Sounds around town with Dave Franklin
10:48am Tuesday 24th July 2012 in Music
It is a truth universally acknowledged that a festival in possession of large ticket sales must be in want of good weather.
Well, that’s what Jane Austen meant to say, but as it was 158 years before the invention of the modern music festival as we know it today, she obviously had to wrap the message up in the social conformities of the day.
And what a summer it has been to test such a statement. With festivals such as 2000 Trees resembling the Somme in the late autumn of 1916 and The Big Arts Day valiantly struggling through with a much reduced tur out, you’d be forgiven for thinking that maybe the antidote to the British summer would be to hold a music festival indoors, maybe over three days, perhaps in multiple venues. Well, more on that in a few weeks.
Still, until then it’s not all bad news, although the cancellation of Rowdyfest has just been announced and Festival on The Farm has run for cover and can be found lurking in warmth and security of Riffs Bar throughout this weekend, albeit in a reduced, bands-only capacity.
In brief, Friday is acoustic night, Saturday is tributes and cover bands and Sunday a mix of bands from The Graham Mack Band to Echo and from Penfold to Rocket Box.
Right, back to regular in-door matters. Tonight at The Victoria, trash pop aficionados The Starkers will be unleashing their mix of melody, discord, harmony and mayhem on the unsuspecting public. We are all in the gutter and some of us like it there! Support comes from the driven, mathy sounds of Oui Legionnaires and, kicking things off, eleventh hour booking Secret Lives.
Down at The Beehive, Kola Koca will be mixing up any genres that cross their paths into smooth, jazzed out, folked off, rocked up, lyrically poignant masterpieces. More eclecticism can still be found at The Beehive on Friday with The Parlour Kats, while down at The Rolleston the Mason-Dixon line collides with The M4 corridor to shape the inimitable southern blues, rock and gospel sound that is Pignose.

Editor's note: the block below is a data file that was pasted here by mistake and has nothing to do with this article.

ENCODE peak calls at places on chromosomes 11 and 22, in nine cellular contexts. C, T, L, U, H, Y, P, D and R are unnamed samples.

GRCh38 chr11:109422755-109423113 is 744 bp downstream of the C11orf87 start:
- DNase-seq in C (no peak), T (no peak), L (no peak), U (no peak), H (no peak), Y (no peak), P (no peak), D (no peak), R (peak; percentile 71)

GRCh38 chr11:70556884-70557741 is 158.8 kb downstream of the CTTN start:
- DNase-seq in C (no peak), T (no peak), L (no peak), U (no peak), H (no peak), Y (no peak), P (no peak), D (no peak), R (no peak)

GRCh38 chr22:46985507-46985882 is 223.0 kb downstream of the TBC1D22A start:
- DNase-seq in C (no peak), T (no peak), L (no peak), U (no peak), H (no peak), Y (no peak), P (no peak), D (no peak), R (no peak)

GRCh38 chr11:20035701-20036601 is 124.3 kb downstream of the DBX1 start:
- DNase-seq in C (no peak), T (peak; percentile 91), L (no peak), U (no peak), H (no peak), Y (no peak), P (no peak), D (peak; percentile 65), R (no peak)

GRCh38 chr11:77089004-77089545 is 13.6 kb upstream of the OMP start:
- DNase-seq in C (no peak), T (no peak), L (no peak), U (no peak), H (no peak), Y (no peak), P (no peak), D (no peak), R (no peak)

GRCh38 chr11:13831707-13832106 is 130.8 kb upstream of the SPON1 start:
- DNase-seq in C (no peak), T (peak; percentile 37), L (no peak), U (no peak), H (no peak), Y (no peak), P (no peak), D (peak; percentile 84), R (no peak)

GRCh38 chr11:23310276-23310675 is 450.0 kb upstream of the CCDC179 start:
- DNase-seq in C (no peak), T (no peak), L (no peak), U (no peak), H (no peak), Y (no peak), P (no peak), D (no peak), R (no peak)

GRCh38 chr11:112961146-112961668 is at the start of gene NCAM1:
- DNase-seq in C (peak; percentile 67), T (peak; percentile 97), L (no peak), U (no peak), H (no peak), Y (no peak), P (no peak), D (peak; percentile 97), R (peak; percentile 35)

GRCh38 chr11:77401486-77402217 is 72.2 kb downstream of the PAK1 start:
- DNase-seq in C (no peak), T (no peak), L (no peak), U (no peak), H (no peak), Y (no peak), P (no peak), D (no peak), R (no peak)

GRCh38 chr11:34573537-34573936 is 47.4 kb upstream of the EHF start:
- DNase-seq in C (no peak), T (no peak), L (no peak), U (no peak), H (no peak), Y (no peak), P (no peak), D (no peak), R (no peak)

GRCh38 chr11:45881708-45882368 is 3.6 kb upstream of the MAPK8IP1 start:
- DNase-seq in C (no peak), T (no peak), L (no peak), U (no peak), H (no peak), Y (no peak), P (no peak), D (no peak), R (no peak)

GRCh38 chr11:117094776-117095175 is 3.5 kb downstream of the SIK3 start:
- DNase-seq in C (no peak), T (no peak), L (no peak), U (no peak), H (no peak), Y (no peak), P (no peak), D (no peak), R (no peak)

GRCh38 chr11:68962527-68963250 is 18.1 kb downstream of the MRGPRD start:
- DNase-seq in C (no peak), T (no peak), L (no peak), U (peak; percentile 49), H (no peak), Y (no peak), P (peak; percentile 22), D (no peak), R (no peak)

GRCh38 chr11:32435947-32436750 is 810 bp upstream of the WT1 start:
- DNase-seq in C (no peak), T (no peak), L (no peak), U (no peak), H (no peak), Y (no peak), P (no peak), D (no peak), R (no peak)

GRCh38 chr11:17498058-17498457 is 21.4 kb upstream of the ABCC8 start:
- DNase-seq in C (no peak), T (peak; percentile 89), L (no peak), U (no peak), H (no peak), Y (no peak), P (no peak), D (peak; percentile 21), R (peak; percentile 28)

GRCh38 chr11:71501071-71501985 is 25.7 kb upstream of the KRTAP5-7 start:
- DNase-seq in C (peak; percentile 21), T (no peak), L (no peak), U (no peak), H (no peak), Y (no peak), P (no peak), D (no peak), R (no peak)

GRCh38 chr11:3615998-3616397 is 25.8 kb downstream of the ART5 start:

More old time revivalism at The Victoria, this time with the skiffle, audience participation and general mayhem of Ode and The Bebops. If you can’t shake your moneymaker then a plastic bottle with some stones in it will do just as well.
Something wicked this way comes (these literary references are just flying out today) to The 12 Bar as local hip-hop/rap icon AJ descends with a full band to bring to life his latest album, Tangle Your Cassette.
The MECA, meanwhile, has another of its trademark roller discos.
Saturday is all about the big guns as the 12 Bar plays host to another Southwest Hardcore event. Pop Punk meets Hardcore, as MaLoKai, Snap Back, Go Out With A Bang and Starlight City bring the noise.
At the opposite end of the spectrum, in Faringdon Park there is The 2012 Children’s Fete.
All ages will be entertained by maypoles and circus workshops, storytelling and dancers, fairground and live bands, and, most importantly… free cake.
Sunday’s Beehive afternoon session is ably filled by Mr Love and Justice and, if the idea of historical, socio-political, agri-folk appeals, then this is the band for you. Imagine Richard Jefferies fronting The Byrds – Sweetheart of the Roundway Down perhaps? Or Thomas Hardy writing for the Beatles; Hey, Jude (The Obscure?) Best just go along and work it out for yourselves. Farmers for 15 minutes? Ok, enough.
The evening sees Charlie Bath and The City Marshals launching her new EP The Good Fall. Expect seductive melodies, understated music and emotive atmospheres to be the order of the day. Support comes from Phil King and Emily Sykes and it all happens at The Victoria.
Meanwhile, at the Rolleston, Ash Mandrake will be weaving his prog-folk, story telling magic through the use of twisted mythologies, home made guitars and strange hats. Both bizarre and utterly spellbinding.
And it remains a good week for rock fans as on Monday at The 12 Bar the mighty Mortdelamer will be building their wonderfully mellifluous yet often threatening soundscapes. Also on the bill are the darkly epic Scythes and the atmospheric and luscious slow burn majesty of IX.
And the final quote comes from Michael Fish: “Reports of a hurricane are unfounded.” Yeah, right.